WileyFox is a British manufacturer of budget 4G smartphones. The company has gone into administration due to its financial struggles. The question now remains whether WileyFox mobile phones will soon be history.
An email from the company’s CEO reads, “The purpose of the administration is to restructure the Wileyfox Group, reduce its cost base in Europe and to ensure its long term future across all the markets it operates in.”
WileyFox launched in 2015 and produced Android smartphones that ran Cyanogen OS (which was discontinued in 2016). The death of Cyanogen OS was a setback for WileyFox, as Cyanogen was a selling point for it.
But the elephant in the room is that the budget smartphone space is crowded full of competitors, especially Chinese OEMs. Getting funding has been a big challenge too. One of the brand’s financiers, Russian bank Promsvyazbank (PSB) collapsed in December 2017. This left WileyFox out in the cold and starved of funds.
About 50 WileFox staff across Europe have been let go, while “six core staff remain at the company to help the administrators assess whether the business can remain viable,” reports Cnet.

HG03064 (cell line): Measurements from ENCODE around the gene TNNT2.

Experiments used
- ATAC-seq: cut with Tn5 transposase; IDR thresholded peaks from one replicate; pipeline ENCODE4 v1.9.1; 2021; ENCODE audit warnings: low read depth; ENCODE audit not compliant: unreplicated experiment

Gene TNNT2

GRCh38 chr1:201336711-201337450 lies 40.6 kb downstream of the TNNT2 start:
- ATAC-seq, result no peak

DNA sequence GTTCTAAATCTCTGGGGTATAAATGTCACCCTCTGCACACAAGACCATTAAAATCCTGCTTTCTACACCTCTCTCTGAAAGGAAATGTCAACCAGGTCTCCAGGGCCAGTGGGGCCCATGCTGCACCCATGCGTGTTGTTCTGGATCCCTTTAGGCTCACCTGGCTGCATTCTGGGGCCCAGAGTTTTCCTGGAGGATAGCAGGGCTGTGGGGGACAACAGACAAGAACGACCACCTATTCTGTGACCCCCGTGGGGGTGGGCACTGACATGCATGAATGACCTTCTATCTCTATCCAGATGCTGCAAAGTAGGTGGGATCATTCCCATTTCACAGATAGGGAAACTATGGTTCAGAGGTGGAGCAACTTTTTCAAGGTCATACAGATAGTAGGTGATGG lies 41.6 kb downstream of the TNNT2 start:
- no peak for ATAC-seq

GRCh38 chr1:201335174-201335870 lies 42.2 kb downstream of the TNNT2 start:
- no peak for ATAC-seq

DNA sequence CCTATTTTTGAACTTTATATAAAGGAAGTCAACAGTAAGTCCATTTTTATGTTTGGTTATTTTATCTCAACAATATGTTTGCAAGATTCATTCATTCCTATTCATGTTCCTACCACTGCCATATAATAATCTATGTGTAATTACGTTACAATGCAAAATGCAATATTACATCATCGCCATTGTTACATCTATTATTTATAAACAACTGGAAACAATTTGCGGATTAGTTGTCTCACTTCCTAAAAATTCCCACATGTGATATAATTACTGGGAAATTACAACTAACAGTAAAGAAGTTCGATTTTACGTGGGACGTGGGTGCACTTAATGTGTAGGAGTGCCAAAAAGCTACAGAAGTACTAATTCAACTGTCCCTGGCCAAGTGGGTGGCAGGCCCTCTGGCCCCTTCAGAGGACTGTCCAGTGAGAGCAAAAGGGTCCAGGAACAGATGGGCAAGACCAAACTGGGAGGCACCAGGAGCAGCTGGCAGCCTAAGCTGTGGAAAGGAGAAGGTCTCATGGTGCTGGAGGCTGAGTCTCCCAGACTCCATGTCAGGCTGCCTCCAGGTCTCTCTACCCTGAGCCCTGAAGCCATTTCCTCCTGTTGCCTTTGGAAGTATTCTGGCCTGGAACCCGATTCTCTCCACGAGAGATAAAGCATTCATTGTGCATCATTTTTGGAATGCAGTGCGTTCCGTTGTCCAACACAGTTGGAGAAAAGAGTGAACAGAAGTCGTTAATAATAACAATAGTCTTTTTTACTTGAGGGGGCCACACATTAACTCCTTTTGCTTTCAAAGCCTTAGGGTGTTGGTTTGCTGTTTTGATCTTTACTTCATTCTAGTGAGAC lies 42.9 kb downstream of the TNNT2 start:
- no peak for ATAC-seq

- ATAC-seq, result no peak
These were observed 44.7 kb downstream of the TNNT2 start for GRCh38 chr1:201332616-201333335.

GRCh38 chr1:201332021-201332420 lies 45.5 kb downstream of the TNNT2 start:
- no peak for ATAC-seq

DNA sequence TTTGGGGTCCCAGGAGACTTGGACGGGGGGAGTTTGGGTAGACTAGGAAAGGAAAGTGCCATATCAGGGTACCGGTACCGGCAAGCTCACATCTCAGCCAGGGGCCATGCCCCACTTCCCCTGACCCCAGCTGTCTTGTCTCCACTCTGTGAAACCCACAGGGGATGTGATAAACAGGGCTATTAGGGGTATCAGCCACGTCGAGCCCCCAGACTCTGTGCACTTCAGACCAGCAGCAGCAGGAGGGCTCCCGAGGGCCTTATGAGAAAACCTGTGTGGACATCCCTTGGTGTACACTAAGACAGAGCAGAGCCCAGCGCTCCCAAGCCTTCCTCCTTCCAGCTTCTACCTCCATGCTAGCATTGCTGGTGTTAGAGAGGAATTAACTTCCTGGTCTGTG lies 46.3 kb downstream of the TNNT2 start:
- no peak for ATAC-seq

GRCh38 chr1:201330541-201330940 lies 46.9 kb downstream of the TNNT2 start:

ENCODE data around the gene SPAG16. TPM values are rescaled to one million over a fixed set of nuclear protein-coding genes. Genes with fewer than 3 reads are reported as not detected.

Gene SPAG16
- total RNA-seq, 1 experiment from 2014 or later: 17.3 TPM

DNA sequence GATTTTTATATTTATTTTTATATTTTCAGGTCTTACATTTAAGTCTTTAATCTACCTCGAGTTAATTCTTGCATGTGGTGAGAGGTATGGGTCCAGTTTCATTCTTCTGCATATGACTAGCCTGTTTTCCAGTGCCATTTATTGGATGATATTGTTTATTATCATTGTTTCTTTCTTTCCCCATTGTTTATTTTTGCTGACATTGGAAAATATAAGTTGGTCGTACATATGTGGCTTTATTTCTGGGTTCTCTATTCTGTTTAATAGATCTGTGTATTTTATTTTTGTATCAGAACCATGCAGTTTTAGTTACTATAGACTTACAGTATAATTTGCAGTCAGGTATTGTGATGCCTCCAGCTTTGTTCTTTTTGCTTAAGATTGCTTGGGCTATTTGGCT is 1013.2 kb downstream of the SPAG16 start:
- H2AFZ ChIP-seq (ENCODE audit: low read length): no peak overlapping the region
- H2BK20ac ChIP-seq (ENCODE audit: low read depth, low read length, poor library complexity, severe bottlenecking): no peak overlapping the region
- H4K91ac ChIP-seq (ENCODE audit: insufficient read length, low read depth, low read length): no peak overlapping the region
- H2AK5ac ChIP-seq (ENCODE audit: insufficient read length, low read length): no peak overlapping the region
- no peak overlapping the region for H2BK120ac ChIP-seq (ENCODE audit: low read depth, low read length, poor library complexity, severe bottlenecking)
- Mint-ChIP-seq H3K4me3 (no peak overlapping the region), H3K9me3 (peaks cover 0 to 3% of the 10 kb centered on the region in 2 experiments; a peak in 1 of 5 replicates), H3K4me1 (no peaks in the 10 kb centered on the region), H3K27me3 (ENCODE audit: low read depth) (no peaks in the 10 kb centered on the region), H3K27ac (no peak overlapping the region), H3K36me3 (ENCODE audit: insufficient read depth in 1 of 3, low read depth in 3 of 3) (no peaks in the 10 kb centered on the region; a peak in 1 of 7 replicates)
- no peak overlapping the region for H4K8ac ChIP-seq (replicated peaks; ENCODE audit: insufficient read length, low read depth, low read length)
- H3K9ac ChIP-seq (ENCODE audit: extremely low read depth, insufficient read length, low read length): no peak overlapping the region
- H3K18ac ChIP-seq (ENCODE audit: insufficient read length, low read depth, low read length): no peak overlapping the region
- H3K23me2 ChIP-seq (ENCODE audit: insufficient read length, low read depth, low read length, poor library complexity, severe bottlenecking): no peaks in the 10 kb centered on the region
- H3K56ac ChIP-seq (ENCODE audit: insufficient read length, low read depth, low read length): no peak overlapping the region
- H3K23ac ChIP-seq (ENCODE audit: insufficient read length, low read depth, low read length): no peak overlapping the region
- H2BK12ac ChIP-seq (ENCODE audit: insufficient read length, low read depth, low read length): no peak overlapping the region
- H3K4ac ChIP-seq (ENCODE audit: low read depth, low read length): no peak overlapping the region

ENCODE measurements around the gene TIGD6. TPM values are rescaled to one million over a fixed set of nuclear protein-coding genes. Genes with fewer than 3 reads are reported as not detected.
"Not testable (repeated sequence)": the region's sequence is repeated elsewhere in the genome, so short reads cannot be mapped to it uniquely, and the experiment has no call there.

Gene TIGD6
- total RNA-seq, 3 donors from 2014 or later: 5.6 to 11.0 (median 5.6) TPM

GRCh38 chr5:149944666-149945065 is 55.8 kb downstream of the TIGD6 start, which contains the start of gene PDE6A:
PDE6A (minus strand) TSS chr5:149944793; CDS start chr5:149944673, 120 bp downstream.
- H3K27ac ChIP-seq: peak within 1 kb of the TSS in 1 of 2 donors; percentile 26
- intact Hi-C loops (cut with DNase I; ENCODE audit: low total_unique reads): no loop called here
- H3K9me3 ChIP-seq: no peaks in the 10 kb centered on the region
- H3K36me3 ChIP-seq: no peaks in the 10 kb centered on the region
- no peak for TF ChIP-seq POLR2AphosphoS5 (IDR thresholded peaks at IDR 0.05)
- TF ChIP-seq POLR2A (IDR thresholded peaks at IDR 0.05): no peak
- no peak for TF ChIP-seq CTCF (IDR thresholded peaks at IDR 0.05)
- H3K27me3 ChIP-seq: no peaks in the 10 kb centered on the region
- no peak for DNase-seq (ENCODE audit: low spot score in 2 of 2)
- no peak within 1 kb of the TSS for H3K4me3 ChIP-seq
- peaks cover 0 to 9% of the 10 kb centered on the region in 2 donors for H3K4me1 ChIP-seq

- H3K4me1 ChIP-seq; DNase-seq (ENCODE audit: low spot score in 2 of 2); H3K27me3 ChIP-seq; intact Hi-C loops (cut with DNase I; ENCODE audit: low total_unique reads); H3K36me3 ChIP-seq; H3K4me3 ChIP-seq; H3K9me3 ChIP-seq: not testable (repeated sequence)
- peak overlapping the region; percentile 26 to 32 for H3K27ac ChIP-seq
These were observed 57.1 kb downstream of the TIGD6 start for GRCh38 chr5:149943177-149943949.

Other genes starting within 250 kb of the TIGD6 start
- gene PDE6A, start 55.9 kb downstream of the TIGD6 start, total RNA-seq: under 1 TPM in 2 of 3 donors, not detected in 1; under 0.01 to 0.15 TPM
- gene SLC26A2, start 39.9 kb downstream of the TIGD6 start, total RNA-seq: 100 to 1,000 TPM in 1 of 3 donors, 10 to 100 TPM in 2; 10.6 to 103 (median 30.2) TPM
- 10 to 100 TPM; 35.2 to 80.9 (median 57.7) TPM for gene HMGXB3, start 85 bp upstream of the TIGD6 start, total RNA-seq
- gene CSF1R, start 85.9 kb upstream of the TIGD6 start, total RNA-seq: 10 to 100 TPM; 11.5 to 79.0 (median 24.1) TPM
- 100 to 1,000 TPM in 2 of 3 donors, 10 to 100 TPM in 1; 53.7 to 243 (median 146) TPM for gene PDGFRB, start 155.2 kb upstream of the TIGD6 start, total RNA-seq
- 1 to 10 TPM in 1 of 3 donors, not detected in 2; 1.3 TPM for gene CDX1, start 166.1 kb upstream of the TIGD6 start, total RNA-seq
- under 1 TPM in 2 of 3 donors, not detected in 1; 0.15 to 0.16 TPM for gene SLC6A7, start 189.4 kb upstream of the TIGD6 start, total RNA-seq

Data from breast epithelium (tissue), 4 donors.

The company’s CEO, Coombes says that business will resume after the restructuring is complete. It doesn’t sound so. If the company is still accessing whether the business can remain viable or not, it means that nothing is sure for now.
In addition to making Android smartphones, WileFox has also recently made a foray into the world of Windows 10 Mobile smartphones. The WileyFox Pro is one of the two Windows 10 Mobile smartphones released around the world in 2017.
The company will work to support existing WileyFox mobile phones during this period. In the meantime, they are looking at all options to stay alive, including strategic partnerships and even outright acquisition. Will WileyFox mobile phones go away? Only time will tell.
Founder of MobilityArena. Yomi’s journey in mobile started in 2001. Besides obsessing over mobile phones, he also started creating WAP sites (early mobile-friendly websites created with WML). He began writing about phones in 2004 and has been at it since then. He has owned over 200 devices, from Symbian, Palm, PocketPC/Windows Mobile, BlackBerry/BB10, webOS, Windows Phone, Firefox, Ubuntu Touch, to Android, iOS, and KaiOS operating systems.